What does courage look like? Does it come with confidence, the swagger of certainty? Or does it spring from something more fragile, vulnerable, and costly? Selma offers a feature length portrait of Dr. Martin Luther King, Jr. that rises above clichés that drag so many bio-pics down. Far from a stodgy hagiography, Selma is enormously entertaining and remarkably resonant. King’s marches may look clear and strong in archival footage but what kinds of confusion and doubt preceded them?
Selma takes us behind the scenes, to the infighting, the maneuvering, and the faith-fueled introspection that fueled the Civil Rights movement. By exploring the quiet, private struggles of Martin Luther King, Selma elevates his accomplishments to even greater heights. During an era when audiences are obsessed with superheroes, it is refreshing to see the humanity behind a genuine American hero. And a time when religion often looks like the source of conflict, it is encouraging to see how a deep, abiding faith can also lead to positive social change. Selma reminds us how much sacrifice was involved in securing basic human rights for African Americans and challenges us to remain ever vigilant. It is a vital and dynamic portrait of “the fierce urgency of now” and the best picture of the year.
Instead of taking a “greatest hits” approach to MLK’s checkered life, director Ava DuVernay and screenwriter Paul Webb have focused the story upon a single campaign amongst the many Southern cities in which the Civil Rights movement was forged. Selma, Alabama is ripe for protest because of the massive gap between the local African-American population and the public voting records. Local leaders’ efforts to suppress black voters make the town a potent test case for justice and equality.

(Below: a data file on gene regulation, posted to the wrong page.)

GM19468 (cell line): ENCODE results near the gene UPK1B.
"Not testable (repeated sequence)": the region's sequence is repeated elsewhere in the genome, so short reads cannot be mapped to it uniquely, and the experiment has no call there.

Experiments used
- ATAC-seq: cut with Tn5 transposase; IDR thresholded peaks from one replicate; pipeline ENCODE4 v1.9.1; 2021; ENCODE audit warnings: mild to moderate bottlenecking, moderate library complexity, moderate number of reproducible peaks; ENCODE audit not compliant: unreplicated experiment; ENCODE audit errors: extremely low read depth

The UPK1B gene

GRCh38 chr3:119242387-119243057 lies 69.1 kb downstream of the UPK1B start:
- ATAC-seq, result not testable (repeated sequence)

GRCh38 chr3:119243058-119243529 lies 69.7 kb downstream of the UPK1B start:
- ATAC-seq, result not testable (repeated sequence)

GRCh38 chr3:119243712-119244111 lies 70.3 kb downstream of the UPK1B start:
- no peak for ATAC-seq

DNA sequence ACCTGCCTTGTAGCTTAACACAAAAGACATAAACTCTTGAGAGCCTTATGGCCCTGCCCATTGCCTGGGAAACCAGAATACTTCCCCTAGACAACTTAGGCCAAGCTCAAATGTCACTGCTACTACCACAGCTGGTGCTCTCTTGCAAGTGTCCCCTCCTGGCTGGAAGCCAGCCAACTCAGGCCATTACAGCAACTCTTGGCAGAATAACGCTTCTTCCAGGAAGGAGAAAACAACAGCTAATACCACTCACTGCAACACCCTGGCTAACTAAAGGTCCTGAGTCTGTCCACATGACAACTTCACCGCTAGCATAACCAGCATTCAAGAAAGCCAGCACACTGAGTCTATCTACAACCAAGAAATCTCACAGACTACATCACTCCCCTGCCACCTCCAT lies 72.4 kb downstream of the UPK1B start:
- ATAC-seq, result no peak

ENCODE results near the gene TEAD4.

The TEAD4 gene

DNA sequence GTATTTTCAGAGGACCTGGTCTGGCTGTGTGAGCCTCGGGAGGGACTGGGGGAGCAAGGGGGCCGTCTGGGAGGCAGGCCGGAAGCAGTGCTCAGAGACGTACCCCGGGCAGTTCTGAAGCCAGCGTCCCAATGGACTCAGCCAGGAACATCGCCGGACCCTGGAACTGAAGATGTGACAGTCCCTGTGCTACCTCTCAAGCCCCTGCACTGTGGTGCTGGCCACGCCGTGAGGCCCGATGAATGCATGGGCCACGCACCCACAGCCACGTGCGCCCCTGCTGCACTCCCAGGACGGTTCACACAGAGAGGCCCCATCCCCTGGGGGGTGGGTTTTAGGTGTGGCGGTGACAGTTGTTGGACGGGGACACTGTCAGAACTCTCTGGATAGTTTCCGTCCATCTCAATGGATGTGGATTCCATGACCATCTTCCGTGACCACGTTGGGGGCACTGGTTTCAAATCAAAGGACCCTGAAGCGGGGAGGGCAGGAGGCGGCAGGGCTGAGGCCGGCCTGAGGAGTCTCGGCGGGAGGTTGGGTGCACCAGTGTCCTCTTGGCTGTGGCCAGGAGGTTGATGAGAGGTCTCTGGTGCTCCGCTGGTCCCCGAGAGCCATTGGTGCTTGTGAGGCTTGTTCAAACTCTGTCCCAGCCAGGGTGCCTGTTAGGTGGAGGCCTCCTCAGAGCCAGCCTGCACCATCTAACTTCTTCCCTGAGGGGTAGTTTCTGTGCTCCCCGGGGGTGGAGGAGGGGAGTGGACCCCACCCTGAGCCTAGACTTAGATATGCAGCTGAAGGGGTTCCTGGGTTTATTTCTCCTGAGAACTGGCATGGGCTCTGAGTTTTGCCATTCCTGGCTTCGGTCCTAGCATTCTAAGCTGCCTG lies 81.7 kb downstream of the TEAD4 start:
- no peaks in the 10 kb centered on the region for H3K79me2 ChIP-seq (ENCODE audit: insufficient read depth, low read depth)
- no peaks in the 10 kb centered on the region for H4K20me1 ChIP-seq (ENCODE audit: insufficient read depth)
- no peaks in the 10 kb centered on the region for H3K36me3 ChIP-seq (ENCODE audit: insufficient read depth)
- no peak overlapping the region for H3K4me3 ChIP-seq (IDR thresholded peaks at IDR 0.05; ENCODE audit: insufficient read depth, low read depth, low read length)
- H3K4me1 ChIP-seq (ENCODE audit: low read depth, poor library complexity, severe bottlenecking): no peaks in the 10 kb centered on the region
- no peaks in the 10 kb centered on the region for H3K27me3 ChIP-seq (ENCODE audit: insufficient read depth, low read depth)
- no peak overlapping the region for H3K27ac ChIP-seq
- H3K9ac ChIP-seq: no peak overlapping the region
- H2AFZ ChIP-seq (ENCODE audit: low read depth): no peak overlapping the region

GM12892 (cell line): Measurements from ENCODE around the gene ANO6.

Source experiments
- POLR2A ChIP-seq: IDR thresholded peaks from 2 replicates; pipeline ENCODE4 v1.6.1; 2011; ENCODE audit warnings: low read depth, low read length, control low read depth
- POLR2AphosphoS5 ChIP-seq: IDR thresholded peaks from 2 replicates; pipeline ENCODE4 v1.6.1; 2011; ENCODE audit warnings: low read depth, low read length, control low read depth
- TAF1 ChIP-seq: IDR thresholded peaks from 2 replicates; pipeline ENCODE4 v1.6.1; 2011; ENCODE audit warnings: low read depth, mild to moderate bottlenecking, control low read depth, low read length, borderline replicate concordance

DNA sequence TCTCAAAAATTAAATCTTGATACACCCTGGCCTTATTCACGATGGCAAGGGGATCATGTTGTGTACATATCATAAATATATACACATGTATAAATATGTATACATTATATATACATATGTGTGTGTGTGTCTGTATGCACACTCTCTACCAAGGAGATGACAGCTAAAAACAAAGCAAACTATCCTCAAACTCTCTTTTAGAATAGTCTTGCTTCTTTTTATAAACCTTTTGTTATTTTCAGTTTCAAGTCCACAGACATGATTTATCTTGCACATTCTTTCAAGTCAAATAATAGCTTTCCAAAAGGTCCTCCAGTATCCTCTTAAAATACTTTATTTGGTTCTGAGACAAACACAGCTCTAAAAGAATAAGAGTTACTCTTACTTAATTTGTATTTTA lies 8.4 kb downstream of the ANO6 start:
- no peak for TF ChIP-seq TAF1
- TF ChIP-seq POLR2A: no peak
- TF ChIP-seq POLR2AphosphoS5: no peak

In private meetings with President Lyndon Baines Johnson, King presses for laws that will secure the right to vote for all people, regardless of color or creed. The president asks King to “set this aside for awhile, sensing that Congress and the American people have already encountered enough upheaval with the landmark Civil Rights Act of 1964. LBJ wants to focus upon his ‘war on poverty’ next. Yet the fierce urgency of now, inspires King and his leadership team to ramp up their efforts in Selma because of its potential for galvanizing public opinion and raising white consciousness.
Back home in Atlanta, Martin cracks that Selma is “as good a place to die as any.” Yet, his wife, Coretta Scott King isn’t laughing. They both bear the considerable weight of the movement. It is a heavy burden, pulling them further apart. While the public Martin is clear and unwavering, the private Martin needs to hear the Lord’s voice. He places a phone call to Mahalia Jackson in the middle of the night and asks her to sing. “Precious Lord, Take My Hand” becomes a plaintive prayer from a conflicted and reluctant leader.
Selma also shows the tensions amongst the organizations that comprised the movement. The strategies of the Southern Christian Leadership Conference seem too staid and slow for the younger Student Non-Violent Coordinating Committee. Is it time to negotiate, demonstrate, or resist? We come to see the wisdom in waiting for Selma Sheriff Jim Clark and Alabama governor George Wallace to make a mistake. The streets of Selma and the steps of the County Court House provide a perfect stage for confronting a racist system. Unfortunately, those non-violent marches provoke real beatings and create martyrs like Jimmy Lee Jackson.